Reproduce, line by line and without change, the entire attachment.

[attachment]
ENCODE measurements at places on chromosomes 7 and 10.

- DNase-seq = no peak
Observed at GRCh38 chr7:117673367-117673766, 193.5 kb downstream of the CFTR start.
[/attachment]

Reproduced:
ENCODE measurements at places on chromosomes 7 and 10.

- DNase-seq = no peak
Observed at GRCh38 chr7:117673367-117673766, 193.5 kb downstream of the CFTR start.